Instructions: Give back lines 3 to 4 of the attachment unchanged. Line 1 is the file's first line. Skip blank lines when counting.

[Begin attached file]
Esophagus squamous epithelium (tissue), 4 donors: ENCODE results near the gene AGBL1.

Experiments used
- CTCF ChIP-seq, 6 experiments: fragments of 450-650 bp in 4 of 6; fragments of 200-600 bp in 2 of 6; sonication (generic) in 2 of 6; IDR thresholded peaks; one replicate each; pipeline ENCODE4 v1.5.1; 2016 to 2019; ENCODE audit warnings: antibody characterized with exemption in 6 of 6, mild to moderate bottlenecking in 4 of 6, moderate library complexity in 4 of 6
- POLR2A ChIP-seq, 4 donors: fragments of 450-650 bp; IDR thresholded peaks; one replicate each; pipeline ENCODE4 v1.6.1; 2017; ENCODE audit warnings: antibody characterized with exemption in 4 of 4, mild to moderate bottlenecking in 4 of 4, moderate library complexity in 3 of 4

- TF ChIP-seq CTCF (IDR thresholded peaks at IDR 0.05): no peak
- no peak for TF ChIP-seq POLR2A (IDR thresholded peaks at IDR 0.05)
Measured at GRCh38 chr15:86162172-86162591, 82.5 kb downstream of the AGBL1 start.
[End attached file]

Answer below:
- CTCF ChIP-seq, 6 experiments: fragments of 450-650 bp in 4 of 6; fragments of 200-600 bp in 2 of 6; sonication (generic) in 2 of 6; IDR thresholded peaks; one replicate each; pipeline ENCODE4 v1.5.1; 2016 to 2019; ENCODE audit warnings: antibody characterized with exemption in 6 of 6, mild to moderate bottlenecking in 4 of 6, moderate library complexity in 4 of 6
- POLR2A ChIP-seq, 4 donors: fragments of 450-650 bp; IDR thresholded peaks; one replicate each; pipeline ENCODE4 v1.6.1; 2017; ENCODE audit warnings: antibody characterized with exemption in 4 of 4, mild to moderate bottlenecking in 4 of 4, moderate library complexity in 3 of 4